Biography of Henry Walke
Prominent Persons in Virginia, Biographies





Walke, Henry, naval officer, was born in Princess Anne county, Virginia, December 24, 1808; son of Anthony Walke, and a descendant of Thomas Walke, who emigrated from England in the seventeenth century. His parents removed to Chillicothe, Ohio. in 1811, and his father served in the Ohio house of representatives, 1827-31, and in the senate, 1831-35. On February 1, 1827, Henry was appointed midshipman on the Alert and in July, 1833, was advanced to iassed midshipman. He was commissioned lieutenant in February, 1839; was with the United States fleet in the war with Mexico, at Vera Cruz, Tabasco, Tuspan and Alvarndo. He was promoted commander in 1855 and commanded the store-ship Supply, 1858-61. Being stationed in Pensacola harbor, after Lieut. Slemmer and his troops had evacuated Fort Barrancas ana taken refuge in Fort Pickens, he took the officers' families on board the Supply, and with the paroled prisoners, transported them to New York, although he had been ordered to Vera Cruz. He was court-martialed for disobeying orders and was reprimanded by the secretary of the navy, but the country applauded his patriotism in rescuing one hundred and six sick soldiers and noncombatants penned up in Fort Pickens. On September 12, 1861, he was ordered to relieve John Rodgers, in command of the little flotilla on the Mississippi river, and with a detail of officers he reconnoitered down the Mississippi to Columbus. In November he conveyed Gen. Grant's transports to Belmont, and led in the attack on that place, prevented the landing of a Confederate force, and protected Grant's army as it re-embarked on the transports. Commander Walke was transferred to the Carondelet and on February 6, 1862, took part in the assault upon Fort Henry under Flag-Officer Foote, and during the interval after the surrender of the fort and before the arrival oi Grant, he was in command of the fort. Under orders from Grant, Walke proceeded to Fort Donelson and engaged the enemy on February 13, 1862. Foote arrived in the evening and on the afternoon of February 14, the entire fleet renewed the attack, the Carondelet suffering severely. After undergoing some repairs, the Carondelet joined Foote's fleet above Island No. to and on March 30, 1862, Walke volunteered to run the gauntlet of the forts and support Pope at New Madrid. This he accomplished on the night of April 4, 1862, and on April 7, silenced the batteries at Watson's Landing and covered the landing of Pope's army and the capture of the Island. When, on May 10, 1862, eight Confederate rams steamed up the river at full speed to attack mortar boat No. 16 and her consort the Cincinnati, the Carondclct was practically the only boat ready for an encounter. She attacked the boats and drove them all under the protection of Fort Pillow before the other Union boats arrived. Fort Pillow was abandoned, June 4, and on June 6, Walke, with the Carondelet, engaged in the battle of Memphis. Farragut moved up to Vicksburg, passed the fleets and was joined by Capt. Davis, who had succeeded Foote. In making a reconnoisance of the Yazoo river, Walke, meeting with the ram Arkansas, retreated and was pursued until, with his steering gear disabled, he ran close into the bank, and the ram in passing discharged repeated broadsides into the Carondelet, and kept on her way to Vicksburg. He was promoted captain, July 16, 1862, was given command of the gun-boats patrolling the river below Helena, and in December made an excursion up the Yazoo. He led the second division of Porter's fleet at Grand Gulf, April 29, 1863, and remained in the Mississippi squadron until September 24, 1863, when he was assigned to the Sacramento and sent in search of the Alabama. When he arrived at Lisbon he learned of her destruction by the Kearsarge, but he blockaded the Rappahannock at Calais for fifteen months, and after her escape, pursued her to Liverpool, where he held her until the end of the war. He was promoted commo(lore, July 25, 1866; rear-admiral, July 13, 1870, and was retired at his own request, April 26, 1871. He is the author of: "Naval Scenes and Reminiscences of the Civil War" (1877). He died in Brooklyn, New York, March 8, 1896.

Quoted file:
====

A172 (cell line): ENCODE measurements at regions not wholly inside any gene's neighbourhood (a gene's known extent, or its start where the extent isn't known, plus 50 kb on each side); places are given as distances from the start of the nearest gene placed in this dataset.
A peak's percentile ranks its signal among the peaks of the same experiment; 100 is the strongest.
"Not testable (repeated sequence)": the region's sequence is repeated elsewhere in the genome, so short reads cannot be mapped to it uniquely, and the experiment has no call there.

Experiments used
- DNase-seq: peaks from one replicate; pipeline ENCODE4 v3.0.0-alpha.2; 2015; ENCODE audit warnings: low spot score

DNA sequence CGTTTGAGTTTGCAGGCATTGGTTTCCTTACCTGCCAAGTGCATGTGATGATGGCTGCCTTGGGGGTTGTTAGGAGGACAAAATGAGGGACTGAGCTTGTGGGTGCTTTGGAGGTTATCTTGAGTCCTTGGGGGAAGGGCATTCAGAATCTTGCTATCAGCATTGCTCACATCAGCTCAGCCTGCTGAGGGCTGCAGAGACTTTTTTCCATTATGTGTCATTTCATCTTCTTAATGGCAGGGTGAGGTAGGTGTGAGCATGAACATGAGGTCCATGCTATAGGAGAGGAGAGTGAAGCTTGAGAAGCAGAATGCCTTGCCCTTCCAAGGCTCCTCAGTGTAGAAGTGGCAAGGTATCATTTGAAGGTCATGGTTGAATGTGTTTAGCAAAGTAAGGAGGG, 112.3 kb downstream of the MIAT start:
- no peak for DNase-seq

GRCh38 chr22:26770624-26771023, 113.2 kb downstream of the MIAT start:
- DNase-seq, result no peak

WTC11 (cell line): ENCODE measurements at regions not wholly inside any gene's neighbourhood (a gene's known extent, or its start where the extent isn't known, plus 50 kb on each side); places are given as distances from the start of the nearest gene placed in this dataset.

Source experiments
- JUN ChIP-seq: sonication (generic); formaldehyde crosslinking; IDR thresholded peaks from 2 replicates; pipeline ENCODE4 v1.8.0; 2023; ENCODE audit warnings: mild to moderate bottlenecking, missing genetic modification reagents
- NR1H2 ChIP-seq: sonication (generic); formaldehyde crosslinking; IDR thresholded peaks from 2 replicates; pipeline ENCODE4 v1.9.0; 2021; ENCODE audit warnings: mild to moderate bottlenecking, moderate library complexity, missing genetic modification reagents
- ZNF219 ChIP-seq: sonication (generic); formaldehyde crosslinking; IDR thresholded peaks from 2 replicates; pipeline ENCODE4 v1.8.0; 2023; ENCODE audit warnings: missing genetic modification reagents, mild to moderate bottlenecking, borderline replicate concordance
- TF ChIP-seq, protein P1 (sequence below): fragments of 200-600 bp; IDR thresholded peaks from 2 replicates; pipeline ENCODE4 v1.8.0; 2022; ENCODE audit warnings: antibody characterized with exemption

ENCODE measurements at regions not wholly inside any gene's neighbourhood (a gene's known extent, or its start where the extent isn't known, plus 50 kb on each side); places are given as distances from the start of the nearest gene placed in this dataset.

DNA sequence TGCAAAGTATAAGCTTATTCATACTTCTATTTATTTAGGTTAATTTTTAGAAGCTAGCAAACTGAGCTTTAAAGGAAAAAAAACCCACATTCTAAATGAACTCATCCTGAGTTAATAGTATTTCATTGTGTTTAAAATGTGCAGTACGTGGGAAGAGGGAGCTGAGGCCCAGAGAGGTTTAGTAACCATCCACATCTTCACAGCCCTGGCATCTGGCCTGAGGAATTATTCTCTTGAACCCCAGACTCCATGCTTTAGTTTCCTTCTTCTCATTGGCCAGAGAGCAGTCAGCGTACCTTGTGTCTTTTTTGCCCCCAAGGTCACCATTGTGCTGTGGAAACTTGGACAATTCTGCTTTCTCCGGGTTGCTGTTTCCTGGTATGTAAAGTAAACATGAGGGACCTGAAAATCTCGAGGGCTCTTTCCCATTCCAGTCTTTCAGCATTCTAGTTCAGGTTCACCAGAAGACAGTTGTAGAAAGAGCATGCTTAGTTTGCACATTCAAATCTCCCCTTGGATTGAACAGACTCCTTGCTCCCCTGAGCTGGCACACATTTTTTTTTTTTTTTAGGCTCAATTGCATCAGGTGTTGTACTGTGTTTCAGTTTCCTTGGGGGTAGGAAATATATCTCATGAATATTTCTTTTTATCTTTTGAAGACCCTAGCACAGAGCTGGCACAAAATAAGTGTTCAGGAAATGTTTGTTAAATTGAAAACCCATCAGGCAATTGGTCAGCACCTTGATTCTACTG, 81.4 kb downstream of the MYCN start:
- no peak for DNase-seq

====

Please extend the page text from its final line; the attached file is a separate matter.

FROM:
Encyclopedia of Virginia Biography
Volume III
By: Lyon Gardiner Tyler, LL. D.
Lewis Historical Publishing Company
New York 1915



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